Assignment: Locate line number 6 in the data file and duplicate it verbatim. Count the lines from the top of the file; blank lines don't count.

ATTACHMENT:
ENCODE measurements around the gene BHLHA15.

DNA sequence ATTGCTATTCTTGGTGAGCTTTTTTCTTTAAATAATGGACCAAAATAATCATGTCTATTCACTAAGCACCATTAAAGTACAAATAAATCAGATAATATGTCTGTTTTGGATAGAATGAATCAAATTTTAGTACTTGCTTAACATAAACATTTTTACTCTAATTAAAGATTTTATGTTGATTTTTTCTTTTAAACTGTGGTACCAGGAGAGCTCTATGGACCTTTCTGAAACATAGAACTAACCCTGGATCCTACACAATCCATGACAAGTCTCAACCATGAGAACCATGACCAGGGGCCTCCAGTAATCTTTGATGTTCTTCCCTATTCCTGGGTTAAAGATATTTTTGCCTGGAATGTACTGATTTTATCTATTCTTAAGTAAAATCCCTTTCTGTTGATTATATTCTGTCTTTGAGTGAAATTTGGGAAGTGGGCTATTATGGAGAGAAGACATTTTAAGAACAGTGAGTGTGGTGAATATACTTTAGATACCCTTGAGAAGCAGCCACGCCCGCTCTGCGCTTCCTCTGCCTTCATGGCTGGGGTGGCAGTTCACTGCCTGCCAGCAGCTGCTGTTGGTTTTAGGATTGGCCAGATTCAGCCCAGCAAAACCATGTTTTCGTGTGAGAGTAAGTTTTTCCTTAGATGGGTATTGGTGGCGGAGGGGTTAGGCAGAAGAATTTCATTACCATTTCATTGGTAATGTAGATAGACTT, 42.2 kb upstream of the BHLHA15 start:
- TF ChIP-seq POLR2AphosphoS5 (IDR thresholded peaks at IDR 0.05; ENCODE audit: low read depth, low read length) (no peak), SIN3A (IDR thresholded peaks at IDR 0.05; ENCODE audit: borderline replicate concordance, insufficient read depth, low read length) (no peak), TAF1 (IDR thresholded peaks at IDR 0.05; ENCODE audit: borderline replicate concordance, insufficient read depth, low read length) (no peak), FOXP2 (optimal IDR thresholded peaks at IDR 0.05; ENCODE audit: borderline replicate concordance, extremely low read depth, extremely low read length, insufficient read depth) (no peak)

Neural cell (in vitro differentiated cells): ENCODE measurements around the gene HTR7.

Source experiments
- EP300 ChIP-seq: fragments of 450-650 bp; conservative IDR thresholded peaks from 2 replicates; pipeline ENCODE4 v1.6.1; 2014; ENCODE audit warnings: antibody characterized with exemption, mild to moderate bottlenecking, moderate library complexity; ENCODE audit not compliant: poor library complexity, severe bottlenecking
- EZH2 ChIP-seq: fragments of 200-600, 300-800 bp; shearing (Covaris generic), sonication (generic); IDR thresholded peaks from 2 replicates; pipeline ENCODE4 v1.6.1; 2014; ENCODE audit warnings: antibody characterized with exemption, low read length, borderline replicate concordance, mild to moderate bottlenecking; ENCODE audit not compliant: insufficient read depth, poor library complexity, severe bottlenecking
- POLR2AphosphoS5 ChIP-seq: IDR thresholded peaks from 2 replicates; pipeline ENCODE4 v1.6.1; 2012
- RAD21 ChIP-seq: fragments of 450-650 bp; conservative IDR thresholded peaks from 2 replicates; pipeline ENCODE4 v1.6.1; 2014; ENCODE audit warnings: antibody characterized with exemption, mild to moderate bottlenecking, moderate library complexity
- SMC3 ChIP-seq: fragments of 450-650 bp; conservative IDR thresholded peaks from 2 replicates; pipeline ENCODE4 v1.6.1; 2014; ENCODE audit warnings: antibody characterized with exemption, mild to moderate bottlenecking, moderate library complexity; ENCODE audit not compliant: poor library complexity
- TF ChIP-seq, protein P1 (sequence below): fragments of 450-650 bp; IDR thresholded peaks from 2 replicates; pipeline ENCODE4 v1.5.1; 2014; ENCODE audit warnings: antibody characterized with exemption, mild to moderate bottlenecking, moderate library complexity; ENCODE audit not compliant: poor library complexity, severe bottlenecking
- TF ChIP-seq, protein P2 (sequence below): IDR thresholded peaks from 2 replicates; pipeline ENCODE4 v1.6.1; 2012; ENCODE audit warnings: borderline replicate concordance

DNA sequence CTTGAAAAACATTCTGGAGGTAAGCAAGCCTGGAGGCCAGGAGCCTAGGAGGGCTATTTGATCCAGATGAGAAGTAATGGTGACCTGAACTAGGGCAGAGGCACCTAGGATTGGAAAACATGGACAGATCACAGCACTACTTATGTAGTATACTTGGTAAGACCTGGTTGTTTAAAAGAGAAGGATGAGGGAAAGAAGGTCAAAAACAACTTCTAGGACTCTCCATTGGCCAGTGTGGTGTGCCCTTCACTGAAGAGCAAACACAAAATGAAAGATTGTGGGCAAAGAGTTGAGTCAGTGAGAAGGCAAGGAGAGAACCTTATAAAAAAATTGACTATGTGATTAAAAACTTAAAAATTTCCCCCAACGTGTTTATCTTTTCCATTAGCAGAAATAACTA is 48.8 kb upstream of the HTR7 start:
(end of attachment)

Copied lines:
- EP300 ChIP-seq: fragments of 450-650 bp; conservative IDR thresholded peaks from 2 replicates; pipeline ENCODE4 v1.6.1; 2014; ENCODE audit warnings: antibody characterized with exemption, mild to moderate bottlenecking, moderate library complexity; ENCODE audit not compliant: poor library complexity, severe bottlenecking